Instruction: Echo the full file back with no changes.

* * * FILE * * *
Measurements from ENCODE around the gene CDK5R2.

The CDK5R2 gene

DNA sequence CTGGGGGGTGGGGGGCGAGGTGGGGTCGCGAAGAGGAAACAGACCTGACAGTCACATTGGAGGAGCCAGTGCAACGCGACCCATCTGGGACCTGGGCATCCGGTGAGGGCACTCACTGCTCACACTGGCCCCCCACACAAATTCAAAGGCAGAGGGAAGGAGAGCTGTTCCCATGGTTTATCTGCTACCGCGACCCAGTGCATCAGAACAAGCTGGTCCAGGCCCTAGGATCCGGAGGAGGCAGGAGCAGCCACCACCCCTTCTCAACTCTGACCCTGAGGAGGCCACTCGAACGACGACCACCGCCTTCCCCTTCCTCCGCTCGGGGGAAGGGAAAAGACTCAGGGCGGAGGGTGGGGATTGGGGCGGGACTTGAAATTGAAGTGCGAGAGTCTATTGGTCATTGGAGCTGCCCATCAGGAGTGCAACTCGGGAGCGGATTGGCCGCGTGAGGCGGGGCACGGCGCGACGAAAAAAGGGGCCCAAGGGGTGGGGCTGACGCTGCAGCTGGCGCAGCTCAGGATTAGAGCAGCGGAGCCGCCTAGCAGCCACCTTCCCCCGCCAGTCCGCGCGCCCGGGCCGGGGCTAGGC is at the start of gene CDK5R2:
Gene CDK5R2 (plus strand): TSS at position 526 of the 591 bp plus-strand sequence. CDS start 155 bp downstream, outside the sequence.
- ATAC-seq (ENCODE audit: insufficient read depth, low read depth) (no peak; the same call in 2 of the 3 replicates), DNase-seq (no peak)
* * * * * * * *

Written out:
Measurements from ENCODE around the gene CDK5R2.

The CDK5R2 gene

DNA sequence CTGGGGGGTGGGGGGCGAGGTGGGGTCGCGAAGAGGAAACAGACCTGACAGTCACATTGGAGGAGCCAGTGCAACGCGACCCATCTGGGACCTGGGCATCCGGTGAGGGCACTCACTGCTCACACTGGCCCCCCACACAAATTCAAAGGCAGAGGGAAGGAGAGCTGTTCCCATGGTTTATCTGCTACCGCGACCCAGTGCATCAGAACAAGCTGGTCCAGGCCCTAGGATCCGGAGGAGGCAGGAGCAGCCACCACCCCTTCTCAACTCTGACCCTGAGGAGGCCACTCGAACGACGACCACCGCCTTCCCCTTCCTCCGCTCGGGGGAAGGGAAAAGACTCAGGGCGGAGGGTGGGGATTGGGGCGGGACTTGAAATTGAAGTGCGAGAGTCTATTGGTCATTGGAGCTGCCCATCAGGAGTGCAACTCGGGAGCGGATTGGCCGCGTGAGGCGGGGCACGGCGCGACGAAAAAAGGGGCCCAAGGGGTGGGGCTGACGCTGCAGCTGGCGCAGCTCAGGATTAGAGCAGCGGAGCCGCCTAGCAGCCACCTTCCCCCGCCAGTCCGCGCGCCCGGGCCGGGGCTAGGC is at the start of gene CDK5R2:
Gene CDK5R2 (plus strand): TSS at position 526 of the 591 bp plus-strand sequence. CDS start 155 bp downstream, outside the sequence.
- ATAC-seq (ENCODE audit: insufficient read depth, low read depth) (no peak; the same call in 2 of the 3 replicates), DNase-seq (no peak)